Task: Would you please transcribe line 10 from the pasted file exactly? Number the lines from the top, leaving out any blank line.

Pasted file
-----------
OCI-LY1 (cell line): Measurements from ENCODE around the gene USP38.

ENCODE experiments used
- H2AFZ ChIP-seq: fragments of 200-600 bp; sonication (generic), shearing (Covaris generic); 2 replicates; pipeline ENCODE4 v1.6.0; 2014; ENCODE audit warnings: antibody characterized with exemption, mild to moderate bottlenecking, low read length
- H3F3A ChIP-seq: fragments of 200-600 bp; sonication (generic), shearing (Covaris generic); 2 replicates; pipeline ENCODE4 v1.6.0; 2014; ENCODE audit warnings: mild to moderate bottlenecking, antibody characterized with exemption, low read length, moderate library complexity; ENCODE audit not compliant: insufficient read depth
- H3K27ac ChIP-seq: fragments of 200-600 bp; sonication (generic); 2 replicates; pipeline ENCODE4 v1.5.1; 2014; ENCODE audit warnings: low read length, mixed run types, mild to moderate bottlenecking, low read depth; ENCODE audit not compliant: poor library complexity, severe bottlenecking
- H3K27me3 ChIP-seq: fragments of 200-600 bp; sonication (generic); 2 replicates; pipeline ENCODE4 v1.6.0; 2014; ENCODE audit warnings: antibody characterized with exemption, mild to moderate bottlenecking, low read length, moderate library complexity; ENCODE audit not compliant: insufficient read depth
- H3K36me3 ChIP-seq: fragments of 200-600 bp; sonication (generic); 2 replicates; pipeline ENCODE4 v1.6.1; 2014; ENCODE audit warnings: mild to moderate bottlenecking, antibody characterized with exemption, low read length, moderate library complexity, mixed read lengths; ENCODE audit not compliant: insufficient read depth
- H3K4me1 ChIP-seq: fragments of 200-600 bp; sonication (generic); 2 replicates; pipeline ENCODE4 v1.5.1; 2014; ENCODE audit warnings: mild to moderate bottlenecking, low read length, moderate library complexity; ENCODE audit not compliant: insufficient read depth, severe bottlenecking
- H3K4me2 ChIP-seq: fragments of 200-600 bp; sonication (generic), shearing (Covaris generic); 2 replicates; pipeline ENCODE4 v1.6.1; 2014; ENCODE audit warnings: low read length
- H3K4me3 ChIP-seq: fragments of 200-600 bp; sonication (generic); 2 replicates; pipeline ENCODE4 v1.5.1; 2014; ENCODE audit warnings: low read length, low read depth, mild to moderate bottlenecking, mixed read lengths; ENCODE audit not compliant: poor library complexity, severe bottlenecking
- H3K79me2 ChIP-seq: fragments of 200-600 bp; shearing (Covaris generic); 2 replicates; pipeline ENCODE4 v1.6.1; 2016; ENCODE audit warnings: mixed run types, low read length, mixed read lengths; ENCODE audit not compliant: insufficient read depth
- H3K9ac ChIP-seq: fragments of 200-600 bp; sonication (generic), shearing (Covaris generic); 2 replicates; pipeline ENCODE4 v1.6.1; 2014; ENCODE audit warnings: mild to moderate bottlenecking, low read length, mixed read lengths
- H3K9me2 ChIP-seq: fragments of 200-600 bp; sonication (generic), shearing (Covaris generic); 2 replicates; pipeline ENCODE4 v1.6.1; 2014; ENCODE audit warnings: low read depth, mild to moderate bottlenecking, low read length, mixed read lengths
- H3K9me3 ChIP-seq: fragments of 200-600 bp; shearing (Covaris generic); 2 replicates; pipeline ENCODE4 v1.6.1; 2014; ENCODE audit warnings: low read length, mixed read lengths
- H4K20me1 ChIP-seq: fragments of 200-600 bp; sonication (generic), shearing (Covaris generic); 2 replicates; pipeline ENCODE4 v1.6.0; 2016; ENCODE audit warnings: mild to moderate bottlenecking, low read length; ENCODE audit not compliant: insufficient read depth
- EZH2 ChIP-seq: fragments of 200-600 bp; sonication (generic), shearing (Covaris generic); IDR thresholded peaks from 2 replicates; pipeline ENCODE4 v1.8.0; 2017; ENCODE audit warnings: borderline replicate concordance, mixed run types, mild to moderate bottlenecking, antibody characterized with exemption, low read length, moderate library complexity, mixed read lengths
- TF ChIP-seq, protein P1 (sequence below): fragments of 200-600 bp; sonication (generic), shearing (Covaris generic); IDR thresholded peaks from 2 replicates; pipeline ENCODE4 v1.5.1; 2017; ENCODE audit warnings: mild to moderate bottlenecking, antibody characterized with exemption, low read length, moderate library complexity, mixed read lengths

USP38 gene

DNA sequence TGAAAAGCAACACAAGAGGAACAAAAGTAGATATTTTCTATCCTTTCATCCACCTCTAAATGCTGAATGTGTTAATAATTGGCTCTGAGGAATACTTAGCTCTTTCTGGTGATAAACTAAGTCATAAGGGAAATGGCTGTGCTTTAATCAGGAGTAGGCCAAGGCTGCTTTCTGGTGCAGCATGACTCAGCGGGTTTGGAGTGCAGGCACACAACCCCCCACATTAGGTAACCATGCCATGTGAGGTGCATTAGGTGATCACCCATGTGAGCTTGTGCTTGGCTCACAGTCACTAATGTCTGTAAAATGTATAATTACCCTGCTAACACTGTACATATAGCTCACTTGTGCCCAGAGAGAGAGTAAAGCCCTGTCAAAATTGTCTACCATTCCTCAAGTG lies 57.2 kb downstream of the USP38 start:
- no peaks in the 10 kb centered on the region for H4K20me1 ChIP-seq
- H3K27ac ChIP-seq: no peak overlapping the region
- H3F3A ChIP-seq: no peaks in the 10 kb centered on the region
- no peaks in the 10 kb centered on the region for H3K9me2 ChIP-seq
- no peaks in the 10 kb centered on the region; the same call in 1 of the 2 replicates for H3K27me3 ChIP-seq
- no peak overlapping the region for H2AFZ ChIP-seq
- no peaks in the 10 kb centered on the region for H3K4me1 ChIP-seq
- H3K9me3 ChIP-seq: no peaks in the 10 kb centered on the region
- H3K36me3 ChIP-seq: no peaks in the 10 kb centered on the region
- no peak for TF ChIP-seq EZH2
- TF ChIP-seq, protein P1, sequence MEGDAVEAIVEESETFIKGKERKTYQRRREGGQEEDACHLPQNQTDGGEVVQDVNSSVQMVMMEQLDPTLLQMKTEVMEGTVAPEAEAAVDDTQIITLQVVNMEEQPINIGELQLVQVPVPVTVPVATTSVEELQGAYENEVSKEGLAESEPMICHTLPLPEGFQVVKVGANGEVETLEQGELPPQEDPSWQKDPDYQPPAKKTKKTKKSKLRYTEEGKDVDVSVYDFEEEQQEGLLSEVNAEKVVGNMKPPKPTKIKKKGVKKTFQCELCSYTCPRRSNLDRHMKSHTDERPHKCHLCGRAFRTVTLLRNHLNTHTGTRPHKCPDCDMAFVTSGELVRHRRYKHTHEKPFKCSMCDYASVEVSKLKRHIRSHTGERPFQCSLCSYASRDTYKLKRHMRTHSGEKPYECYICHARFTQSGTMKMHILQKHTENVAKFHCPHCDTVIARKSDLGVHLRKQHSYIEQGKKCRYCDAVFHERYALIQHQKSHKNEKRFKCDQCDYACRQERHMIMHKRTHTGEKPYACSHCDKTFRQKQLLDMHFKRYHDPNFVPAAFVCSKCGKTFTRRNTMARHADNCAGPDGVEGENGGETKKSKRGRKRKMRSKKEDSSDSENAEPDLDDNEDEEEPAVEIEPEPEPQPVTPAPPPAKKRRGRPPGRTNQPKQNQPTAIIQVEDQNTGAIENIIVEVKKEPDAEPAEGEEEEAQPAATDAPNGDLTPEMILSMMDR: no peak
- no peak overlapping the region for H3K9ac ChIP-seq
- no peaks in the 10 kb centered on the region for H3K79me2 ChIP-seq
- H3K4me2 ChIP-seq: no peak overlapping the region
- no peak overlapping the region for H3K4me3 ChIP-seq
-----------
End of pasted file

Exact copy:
- H3K4me3 ChIP-seq: fragments of 200-600 bp; sonication (generic); 2 replicates; pipeline ENCODE4 v1.5.1; 2014; ENCODE audit warnings: low read length, low read depth, mild to moderate bottlenecking, mixed read lengths; ENCODE audit not compliant: poor library complexity, severe bottlenecking